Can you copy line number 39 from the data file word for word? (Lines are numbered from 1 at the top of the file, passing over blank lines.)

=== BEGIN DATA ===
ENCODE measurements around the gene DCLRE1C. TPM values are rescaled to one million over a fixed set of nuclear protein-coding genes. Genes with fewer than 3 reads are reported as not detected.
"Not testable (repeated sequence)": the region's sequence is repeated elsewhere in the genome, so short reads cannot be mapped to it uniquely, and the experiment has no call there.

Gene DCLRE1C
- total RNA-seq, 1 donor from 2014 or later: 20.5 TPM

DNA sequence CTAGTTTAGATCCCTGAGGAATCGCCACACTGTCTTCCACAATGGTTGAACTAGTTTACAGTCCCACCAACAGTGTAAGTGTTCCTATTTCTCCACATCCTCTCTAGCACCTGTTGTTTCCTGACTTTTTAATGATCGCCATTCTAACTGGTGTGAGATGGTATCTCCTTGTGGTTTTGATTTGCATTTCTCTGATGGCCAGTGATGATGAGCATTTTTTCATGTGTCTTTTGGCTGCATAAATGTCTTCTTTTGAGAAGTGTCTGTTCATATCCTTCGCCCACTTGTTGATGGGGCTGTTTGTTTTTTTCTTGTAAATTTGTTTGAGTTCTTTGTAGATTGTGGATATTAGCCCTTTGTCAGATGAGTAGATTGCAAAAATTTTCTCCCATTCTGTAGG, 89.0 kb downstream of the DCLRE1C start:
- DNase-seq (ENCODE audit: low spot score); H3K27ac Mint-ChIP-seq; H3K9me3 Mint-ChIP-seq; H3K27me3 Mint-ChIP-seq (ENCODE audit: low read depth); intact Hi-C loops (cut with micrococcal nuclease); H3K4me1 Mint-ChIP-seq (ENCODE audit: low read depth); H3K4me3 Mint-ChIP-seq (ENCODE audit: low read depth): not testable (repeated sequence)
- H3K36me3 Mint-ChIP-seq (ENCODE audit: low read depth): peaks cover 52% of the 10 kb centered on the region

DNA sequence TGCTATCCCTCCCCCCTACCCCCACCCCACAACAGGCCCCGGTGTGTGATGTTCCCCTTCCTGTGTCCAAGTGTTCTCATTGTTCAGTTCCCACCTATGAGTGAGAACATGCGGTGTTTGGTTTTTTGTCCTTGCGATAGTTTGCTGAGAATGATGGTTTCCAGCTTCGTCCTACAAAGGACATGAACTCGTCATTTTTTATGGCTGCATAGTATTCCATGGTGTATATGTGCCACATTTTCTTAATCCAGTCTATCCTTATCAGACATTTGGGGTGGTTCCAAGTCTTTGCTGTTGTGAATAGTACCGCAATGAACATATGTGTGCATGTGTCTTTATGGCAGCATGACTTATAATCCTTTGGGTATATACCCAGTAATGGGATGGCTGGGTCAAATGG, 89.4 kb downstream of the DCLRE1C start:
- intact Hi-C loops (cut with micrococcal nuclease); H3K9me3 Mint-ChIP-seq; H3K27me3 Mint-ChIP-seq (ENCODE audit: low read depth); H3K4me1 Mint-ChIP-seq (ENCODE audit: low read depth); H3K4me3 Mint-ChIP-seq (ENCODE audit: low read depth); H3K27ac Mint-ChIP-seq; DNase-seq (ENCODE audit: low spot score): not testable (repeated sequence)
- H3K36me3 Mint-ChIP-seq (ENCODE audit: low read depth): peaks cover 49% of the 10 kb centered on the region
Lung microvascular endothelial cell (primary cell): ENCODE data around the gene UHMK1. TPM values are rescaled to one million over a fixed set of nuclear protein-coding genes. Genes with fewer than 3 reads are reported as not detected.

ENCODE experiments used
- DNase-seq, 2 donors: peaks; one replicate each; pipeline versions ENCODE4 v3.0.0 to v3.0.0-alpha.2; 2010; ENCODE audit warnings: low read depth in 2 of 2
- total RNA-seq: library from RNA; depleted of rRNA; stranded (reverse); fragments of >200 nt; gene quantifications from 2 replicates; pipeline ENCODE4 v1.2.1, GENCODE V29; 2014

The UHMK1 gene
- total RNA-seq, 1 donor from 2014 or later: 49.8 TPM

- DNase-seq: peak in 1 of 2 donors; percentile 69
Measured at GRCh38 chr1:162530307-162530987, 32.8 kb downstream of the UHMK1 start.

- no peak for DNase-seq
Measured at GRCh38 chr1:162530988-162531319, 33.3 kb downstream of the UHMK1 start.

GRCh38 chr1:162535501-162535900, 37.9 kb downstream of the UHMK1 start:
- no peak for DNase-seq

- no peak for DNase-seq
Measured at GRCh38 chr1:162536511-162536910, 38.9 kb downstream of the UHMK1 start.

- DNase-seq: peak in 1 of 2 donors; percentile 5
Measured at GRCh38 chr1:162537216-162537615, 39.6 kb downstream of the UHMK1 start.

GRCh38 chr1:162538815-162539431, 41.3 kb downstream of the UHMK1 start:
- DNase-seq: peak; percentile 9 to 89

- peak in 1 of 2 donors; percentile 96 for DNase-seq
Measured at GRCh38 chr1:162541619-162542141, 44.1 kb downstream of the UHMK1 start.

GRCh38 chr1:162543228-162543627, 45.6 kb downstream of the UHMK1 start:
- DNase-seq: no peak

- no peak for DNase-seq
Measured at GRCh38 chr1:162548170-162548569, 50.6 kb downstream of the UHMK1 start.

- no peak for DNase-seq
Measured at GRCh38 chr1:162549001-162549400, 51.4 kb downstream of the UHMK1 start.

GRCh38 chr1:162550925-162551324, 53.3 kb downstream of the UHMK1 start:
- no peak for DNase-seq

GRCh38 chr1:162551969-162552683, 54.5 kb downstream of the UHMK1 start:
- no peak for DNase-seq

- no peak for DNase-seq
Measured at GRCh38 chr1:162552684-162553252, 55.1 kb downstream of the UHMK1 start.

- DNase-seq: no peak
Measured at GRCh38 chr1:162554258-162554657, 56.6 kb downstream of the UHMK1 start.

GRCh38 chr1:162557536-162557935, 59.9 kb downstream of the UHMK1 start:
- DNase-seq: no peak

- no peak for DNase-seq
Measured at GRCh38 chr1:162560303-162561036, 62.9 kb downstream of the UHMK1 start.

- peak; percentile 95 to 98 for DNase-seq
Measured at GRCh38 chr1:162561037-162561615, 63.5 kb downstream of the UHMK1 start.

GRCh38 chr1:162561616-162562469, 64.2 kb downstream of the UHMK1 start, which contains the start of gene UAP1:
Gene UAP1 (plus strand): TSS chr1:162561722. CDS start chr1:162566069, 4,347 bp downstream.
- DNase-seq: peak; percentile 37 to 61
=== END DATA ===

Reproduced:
GRCh38 chr1:162551969-162552683, 54.5 kb downstream of the UHMK1 start: